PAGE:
The Barcode Blog

A mostly scientific blog about short DNA sequences for species identification and discovery. I encourage your commentary. -- Mark Stoeckle

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Undiscovered species lurking in museum drawers

Drs. Dalebout and Baker, University of AucklandFour whales stranded on the coast of California in the 1970s were identified as Hector’s beaked whale Mesoplodon hectori (Mead 1981 J Mammalogy 62:430). 20 years later mitochondrial DNA analysis revealed these 4 specimens, and a fifth stranded in 1997, to be a new species, designated Perrin’s beaked whale Mesoplodon perrini  (Dalebout et al 2002 Marine Mammal Sci 18:577). The presence of a new species was first recognized by researchers compiling a database of mitochondrial DNA to assist in species identification. The formal species description includes diagnostic molecular characters, helping integrate DNA sequence data with classical taxonomy. As emphasized by Rob DeSalle and others, there is a need to interweave phylogeny and classical taxonomy, which can be met by including DNA sequences routinely used for evolutionary analysis as diagnostic characters in species descriptions (DeSalle et al. 2005 Phil Trans Royal Soc B 360:1905). 

I find it remarkable that a species as large as a whale can languish unrecognized in a collection. How many new species lurk in museum drawers awaiting discovery?  A comprehensive DNA barcode survey of a tissue collection could be relatively inexpensive, as DNA isolation from tissues is generally simple and and sequencing costs are approaching a $1 a specimen. If whales can hide in museums for 20 years, there must be a multitude of new species already collected that will be uncovered by DNA analysis.

This entry was posted on Monday, June 12th, 2006 at 11:42 am and is filed under General. You can follow any responses to this entry through the RSS 2.0 feed. You can leave a response, or trackback from your own site.

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About this site

This web site is an outgrowth of the Taxonomy, DNA, and Barcode of Life meeting held at Banbury Center, Cold Spring Harbor Laboratory, September 9-12, 2003. It is designed and managed by Mark Stoeckle, Perrin Meyer, and Jason Yung at the Program for the Human Environment (PHE) at The Rockefeller University.

About the Program for the Human Environment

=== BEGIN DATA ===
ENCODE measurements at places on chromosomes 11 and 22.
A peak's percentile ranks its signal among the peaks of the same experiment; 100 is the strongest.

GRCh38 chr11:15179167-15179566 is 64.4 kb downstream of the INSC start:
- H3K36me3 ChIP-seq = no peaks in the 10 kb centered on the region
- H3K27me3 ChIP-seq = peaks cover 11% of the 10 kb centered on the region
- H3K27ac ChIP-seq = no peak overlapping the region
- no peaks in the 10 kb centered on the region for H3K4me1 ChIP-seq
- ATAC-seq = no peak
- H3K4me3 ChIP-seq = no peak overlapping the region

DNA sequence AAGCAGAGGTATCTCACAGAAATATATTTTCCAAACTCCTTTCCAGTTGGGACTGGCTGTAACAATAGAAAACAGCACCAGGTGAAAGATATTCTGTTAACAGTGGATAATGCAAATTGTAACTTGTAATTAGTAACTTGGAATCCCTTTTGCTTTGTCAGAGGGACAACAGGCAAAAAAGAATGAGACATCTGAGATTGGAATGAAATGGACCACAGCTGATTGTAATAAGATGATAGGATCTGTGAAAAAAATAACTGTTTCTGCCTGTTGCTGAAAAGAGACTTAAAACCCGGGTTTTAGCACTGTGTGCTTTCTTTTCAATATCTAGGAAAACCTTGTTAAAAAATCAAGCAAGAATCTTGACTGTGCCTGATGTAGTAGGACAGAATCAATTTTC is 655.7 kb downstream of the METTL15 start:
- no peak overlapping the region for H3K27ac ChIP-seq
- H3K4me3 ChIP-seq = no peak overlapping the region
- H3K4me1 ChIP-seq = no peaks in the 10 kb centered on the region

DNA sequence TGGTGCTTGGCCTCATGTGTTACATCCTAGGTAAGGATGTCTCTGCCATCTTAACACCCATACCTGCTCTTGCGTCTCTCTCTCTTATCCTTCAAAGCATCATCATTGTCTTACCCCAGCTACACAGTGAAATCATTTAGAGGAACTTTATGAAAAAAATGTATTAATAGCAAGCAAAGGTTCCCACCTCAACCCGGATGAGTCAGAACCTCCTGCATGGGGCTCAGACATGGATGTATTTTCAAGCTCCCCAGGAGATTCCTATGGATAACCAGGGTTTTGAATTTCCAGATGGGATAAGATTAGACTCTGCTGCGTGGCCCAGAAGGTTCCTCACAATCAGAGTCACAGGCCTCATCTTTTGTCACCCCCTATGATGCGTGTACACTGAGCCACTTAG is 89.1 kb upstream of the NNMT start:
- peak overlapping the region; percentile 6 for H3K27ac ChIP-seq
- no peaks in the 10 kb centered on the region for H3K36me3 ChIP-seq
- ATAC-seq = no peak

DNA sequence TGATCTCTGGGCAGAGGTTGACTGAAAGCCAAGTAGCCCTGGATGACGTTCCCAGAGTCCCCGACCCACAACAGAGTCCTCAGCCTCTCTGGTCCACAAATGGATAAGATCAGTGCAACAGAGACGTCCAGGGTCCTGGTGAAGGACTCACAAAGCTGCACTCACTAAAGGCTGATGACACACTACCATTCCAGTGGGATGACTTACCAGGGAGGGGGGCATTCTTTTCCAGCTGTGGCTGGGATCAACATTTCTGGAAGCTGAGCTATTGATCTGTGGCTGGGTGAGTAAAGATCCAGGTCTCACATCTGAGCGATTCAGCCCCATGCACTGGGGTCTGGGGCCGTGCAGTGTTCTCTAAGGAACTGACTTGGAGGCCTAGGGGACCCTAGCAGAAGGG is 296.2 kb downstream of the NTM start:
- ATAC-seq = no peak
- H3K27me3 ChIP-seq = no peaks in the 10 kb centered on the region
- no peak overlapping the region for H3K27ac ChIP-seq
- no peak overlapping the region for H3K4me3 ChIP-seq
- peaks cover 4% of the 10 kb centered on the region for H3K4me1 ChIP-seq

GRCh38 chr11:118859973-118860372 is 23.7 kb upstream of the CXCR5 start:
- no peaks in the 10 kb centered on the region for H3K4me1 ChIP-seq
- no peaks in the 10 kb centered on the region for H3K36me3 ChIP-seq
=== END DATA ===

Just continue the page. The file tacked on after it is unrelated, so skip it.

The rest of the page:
The involvement of the Program for the Human Environment in DNA barcoding dates to Jesse Ausubel's attendance in February 2002 at a conference in Nova Scotia organized by the Canadian Center for Marine Biodiversity. At the conference, Paul Hebert presented for the first time his concept of large-scale DNA barcoding for species identification. Impressed by the potential for this technology to address difficult challenges in the Census of Marine Life, Jesse agreed with Paul on encouraging a conference to explore the contribution taxonomy and DNA could make to the Census as well as other large-scale terrestrial efforts. In his capacity as a Program Director of the Sloan Foundation, Jesse turned to the Banbury Conference Center of Cold Spring Harbor Laboratory, whose leader Jan Witkowski prepared a strong proposal to explore both the scientific reliability of barcoding and the processes that might bring it to broad application. Concurrently, PHE researcher Mark Stoeckle began to work with the Hebert lab on analytic studies of barcoding in birds. Our involvement in barcoding now takes 3 forms: assisting the organizational development of the Consortium for the Barcode of Life and the Barcode of Life Initiative; contributing to the scientific development of the field, especially by studies in birds, and contributing to public understanding of the science and technology of barcoding and its applications through improved visualization techniques and preparation of brochures and other broadly accessible means, including this website. While the Sloan Foundation continues to support CBOL through a grant to the Smithsonian Institution, it does not provide financial support for barcoding research itself or support to the PHE for its research in this field.